Jesus and Universal Healthcare
I am again hearing people say that Christians should support or lobby for universal healthcare…because Jesus would have. Somehow, to be unpersuaded is to be rather unChristian.
To my mind, healthcare is a good but is not a right. And that leaves me conflicted. However, I do not have the right to demand of anyone that they provide me healthcare unless it has been contractually promised.
Of course, a government may promise universal healthcare and then be obligated to such promises. But governments are notorious for growing bureaucracies, lining their own pockets, equivocating, hesitating, and rationing. And the latter shouldn’t surprise us as the relevant resources are radically limited; they are scarce.
Jesus and Healing
To assert that Jesus advocated anything even resonating with what is proposed as universal healthcare in any country today comes off to me as a strange claim.
• Sure, Jesus healed people, but that was through the power of the Spirit and not the power of the state or of hospitals or of clinics or of doctors.
• His were acts of miraculous grace and not an acts of coercion whereby the wealth of someone else was taxed in order to provide healthcare.
• On top of that, Jesus simply did not heal everyone or perform miracles everywhere. Indeed, in the sermon at his home synagogue in Nazareth he noted how God’s miraculous grace in healings or provisions is neither universal nor exclusive to Israel (see Luke 4).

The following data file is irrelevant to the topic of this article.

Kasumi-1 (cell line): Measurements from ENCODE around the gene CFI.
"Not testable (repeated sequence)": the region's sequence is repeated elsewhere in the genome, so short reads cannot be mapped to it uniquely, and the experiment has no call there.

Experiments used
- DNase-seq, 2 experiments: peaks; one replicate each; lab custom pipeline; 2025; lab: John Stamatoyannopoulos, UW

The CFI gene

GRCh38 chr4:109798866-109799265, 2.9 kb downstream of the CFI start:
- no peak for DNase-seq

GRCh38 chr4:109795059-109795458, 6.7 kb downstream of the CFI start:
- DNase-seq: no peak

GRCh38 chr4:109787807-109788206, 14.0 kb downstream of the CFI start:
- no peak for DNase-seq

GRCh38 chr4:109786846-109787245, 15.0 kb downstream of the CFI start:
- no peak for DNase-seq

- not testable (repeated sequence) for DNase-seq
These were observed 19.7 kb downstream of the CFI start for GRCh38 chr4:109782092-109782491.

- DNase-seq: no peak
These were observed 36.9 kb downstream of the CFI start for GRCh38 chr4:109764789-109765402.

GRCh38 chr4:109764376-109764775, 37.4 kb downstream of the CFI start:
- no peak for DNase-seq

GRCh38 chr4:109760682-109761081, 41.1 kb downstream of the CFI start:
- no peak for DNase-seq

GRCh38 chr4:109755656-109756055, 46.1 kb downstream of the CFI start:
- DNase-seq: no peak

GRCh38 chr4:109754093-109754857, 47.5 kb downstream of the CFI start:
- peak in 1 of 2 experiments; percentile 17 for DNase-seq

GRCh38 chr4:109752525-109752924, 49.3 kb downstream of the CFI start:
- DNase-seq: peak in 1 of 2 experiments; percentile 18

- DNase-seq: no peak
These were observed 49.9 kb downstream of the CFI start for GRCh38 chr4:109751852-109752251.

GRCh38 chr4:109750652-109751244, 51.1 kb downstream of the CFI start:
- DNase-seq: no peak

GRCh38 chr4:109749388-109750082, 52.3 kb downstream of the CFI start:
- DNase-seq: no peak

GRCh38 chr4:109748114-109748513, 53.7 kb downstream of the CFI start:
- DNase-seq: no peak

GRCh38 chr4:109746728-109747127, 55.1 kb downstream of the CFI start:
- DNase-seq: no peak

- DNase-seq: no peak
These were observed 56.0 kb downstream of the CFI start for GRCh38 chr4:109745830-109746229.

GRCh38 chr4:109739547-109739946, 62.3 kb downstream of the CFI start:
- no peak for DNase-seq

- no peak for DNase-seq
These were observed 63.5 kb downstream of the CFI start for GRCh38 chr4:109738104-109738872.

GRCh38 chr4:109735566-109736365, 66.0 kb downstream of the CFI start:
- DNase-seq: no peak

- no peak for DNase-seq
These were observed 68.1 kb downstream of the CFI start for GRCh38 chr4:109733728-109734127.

And the Old Testament
Some attempt to take Deuteronomy or some other Old Testament book or theme as supporting universal healthcare. This too comes off as rather dubious.
• Why cherry pick passages when you can have it all, theocracy and all, along with judicial penalties for idolatry, for immorality, for injustice?
• Would this not lean toward the fallacy of supposing that any and every nation around the world should be seen as, or at least should imitate, ancient Israel? Surely we’re not dipping our toes into the “we are the new Israel” swamp, are we?
• But if we’re not going to take it all, perhaps we’re reframing what we do take such that it no longer actually accords with the concerns of the Old Testament. In other words, we’re equivocating by relocating words into a different matrix of meaning.
Others use Jesus’s parable of the good Samaritan to argue for state-run universal healthcare.
• This parable rightly challenges us to be generous and caring, despite how we might become ritually impure or be prejudiced or whatnot.
• It challenges us also to be generous, to be charitable, though it stops seriously short of prescribing that the state coerce charity (by means of taxes) from people to provide universal healthcare.
• To suppose that the parable somehow supports a burgeoning government bureaucracy that greedily siphons off wealth on its way toward promoting public health surely is to over-read the parable.
To reiterate, I think healthcare is a good but not a right. I think it is good that we give generously to help others who are in need, whether in need of healthcare or comfort or clothing or food. But I do not see such provisions as rights.
To my mind the state is not the church, taxes are not tithes, compulsion is not compassion, coercion is not charity, gargantuan government is not personal generosity.
Note: I was hesitant to post this as people can be so much more vicious online. But a variety of people have indicated that they’d like to share these thoughts that I posted elsewhere online. So, here is to risking my mental health.